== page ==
Once the curds and whey were separated and the curds condensed into those squeaky little nuggets that are so fun to eat, Del set to pressing the curds into molds with an industrial strength metal press.  It’s an amazing device made out of stainless steel bars and a clamp.  I had seen smaller versions, much smaller versions, but this was for the big boys.

Before, the stuff of Miss Muffet’s dreams.

After the first press.  The cheese is flipped over and returned to the mold, where it is pressed again, then salted and cured in Del’s lovely cheese and sausage cave.

Can’t wait to taste the results!

teff chocolate chip cookies to convert the masses

My creative bone is broken, and I just couldn’t come up with a funny name for these delicious cookies.  Tefferonis?  Teffnuts?  Tefferdoodles? Teffochippers? Terreffics?

See? Broken.

But the important thing is that they taste good and the texture is more interesting than regular wheat flour chocolate chip cookies. The teff flour is not husky like whole wheat; it’s rather more sandy or gritty in an appealing way because the hulls are so much smaller than wheat.

And small is the name of the game.  Teff is like quinoa or millet that shops in the petite section.  It’s an ancient, nutritive grain grown in Ethiopia…and now the Willamette Valley!  We’ve had access to Bob’s Red Mill teff for quite some time now, but Tom Hunton of Eugene’s Camas Country Mill has decided to try growing it, with great success.

I’ve described my own battles with injera, an Ethiopian flatbread made of teff, and I’ve heard that teff makes a good “enhanced” brownie, but I’m happy to report there’s a new teff recipe in town.  Tom was distributing a peanut butter chocolate chip cookie recipe with his flour on sale at the Saturday farmers market in Eugene.  He said it was provided to him by Heidi Tunnell of catering/barn dinner fame.

Sounded good to me, so I took it home and changed up a few things to allow for what I had in the refrigerator.  There are quite a few versions of this cookie on the internet (I think it originally was printed on the Bob’s Red Mill teff flour bag), so if you don’t have these ingredients on hand, look for an adaption that suits you.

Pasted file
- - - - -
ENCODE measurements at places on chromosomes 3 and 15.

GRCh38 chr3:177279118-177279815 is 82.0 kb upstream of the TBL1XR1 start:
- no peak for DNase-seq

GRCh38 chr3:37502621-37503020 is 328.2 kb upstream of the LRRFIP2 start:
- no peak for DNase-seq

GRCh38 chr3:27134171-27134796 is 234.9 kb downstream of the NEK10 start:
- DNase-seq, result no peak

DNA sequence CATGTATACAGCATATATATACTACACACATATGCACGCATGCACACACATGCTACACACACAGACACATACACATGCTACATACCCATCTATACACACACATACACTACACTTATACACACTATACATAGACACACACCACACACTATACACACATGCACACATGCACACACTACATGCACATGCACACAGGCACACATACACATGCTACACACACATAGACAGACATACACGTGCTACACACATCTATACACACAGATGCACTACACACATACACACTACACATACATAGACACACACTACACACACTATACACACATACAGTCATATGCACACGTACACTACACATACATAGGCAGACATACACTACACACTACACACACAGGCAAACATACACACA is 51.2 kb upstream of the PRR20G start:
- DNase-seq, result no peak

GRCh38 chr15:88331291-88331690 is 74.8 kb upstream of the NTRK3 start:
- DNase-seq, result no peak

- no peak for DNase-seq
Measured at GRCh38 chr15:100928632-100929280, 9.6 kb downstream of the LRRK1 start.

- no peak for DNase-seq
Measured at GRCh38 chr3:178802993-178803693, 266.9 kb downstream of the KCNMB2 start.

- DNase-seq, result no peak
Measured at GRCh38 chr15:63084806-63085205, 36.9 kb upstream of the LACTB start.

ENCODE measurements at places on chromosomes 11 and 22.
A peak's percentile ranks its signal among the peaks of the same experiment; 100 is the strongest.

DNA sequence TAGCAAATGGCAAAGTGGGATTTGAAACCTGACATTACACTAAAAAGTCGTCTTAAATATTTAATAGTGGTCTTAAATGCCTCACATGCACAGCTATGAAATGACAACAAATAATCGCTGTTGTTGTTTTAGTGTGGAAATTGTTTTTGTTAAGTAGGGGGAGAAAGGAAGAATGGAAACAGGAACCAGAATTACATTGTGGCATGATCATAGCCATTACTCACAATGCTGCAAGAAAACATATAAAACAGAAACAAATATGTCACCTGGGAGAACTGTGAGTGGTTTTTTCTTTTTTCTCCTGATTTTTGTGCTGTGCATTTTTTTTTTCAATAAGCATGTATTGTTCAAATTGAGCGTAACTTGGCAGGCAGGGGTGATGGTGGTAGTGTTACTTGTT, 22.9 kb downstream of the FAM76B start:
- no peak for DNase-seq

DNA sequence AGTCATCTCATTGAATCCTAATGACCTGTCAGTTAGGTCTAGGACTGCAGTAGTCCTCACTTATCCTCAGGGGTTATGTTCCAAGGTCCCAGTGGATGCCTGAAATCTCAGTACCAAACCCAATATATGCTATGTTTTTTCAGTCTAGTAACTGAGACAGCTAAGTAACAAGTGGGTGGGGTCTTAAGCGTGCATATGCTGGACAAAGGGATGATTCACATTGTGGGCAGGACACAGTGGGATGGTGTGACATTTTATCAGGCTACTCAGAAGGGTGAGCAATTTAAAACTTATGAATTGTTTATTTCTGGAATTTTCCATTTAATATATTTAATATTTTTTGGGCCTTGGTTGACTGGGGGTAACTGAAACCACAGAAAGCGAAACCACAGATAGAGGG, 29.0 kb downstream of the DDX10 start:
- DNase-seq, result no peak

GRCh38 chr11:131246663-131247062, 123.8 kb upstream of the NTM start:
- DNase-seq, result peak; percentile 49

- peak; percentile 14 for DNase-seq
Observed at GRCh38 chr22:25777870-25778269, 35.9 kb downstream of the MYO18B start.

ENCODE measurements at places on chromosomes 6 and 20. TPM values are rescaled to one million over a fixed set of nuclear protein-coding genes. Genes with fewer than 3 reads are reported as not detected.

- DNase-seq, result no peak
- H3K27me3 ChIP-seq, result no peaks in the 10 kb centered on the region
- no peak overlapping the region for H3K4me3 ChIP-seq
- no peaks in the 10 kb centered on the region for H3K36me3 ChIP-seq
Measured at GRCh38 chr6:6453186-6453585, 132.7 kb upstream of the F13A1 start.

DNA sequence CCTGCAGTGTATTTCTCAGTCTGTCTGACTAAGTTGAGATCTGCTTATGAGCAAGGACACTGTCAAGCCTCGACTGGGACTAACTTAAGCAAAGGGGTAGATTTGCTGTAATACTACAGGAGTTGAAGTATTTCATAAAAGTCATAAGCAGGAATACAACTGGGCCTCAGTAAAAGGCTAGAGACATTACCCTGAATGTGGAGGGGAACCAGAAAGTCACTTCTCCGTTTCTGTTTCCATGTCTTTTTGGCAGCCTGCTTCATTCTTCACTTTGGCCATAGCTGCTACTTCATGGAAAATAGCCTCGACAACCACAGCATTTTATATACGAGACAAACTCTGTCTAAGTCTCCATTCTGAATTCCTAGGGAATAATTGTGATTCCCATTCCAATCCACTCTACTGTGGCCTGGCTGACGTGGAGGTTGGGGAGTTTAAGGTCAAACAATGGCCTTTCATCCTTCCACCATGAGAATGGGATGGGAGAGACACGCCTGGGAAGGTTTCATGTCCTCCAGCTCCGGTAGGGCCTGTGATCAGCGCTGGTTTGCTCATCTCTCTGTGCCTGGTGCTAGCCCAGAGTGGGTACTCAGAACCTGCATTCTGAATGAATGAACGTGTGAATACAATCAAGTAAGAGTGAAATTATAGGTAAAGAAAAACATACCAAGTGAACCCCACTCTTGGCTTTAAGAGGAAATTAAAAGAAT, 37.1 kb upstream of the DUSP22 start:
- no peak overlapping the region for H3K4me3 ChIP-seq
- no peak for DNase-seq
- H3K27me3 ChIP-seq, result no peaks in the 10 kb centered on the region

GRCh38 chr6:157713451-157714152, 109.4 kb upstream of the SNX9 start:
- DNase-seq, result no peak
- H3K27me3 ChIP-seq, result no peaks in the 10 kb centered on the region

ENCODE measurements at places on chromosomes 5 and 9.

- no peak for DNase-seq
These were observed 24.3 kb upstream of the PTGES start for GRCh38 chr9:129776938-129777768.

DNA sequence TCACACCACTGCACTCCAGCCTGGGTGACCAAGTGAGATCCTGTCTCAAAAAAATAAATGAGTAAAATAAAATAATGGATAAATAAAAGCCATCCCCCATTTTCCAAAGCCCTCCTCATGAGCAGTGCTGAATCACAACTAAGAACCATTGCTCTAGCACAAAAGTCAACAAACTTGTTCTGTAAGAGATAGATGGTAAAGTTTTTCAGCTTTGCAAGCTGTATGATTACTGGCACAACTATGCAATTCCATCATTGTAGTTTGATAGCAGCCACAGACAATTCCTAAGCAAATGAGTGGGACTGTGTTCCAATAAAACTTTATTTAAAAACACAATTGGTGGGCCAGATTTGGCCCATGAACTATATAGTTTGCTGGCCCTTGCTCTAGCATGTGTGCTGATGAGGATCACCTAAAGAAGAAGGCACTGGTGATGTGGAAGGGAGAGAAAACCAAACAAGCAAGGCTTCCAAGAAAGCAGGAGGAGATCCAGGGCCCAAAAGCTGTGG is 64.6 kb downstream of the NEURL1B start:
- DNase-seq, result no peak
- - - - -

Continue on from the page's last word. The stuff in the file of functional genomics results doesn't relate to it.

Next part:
My biggest change was using almond butter instead of the peanut butter called for in the recipe, and I added just a touch more oil, since I was worried about the difference in consistency and fat mouthfeel between crunchy almond butter and, say, a conventional peanut butter.  I find the cookies really sweet already, and adding regular peanut butter would tip the scale into unpleasantness for me (but take this with a grain of salt, o sugareaters).  This didn’t stop me from adding more chocolate chips, though, since the 1/2 cup originally called for seemed more of a tease than anything.  Use the strongly flavored Grade B maple syrup (often called ‘pure’) instead of the more buttery and milder Grade A that we’re used to consuming or the processed crap like Mrs. Butterworth, because it provides a nice mapley edge to the cookie.

These cookies would be vegan if you could figure out another option for the chocolate chips, but I wouldn’t mess with that.  But no butter, no eggs.

The best thing about these cookies is that you can seduce healthy people with them, and still enjoy them yourself.  Win win.  And surely a better name will make them yet more appealing.

Almond Butter Chocolate Chip Teff Cookies

Yield: 3-4 dozen

  • 1- 1/2 cup teff flour (not grains, which are tiny but not tiny enough to be flour)
  • 1/4 teaspoon salt
  • 1 teaspoon baking soda
  • 1 cup freshly ground natural almond butter
  • 1/2 tablespoon vegetable oil (don’t omit)
  • 1 cup pure (Grade B) maple syrup
  • 1 cup semi-sweet chocolate chips

Combine flour, salt, and baking soda in a medium bowl.  In a larger bowl, combine almond butter, vegetable oil, and syrup, mixing well.

Add dry ingredients to wet ingredients slowly, mixing in with a fork, just until incorporated.  Cover and chill bowl of dough several hours in the refrigerator.

Preheat oven to 350 degrees.  On two cookie sheets lined with a sheet of parchment paper, drop dough balls about the size of a ping pong ball (~ one rounded tablespoon) two inches apart from each other.  Flatten each ball with your fork, making a decorative criss-cross pattern on the top.

Bake for 11-13 minutes or until bottom is lightly brown and cookie holds together when you try to gently lift it from the sheet.  Better to underbake than overbake, but be sure the center is not too wet.

Cool on a wire rack.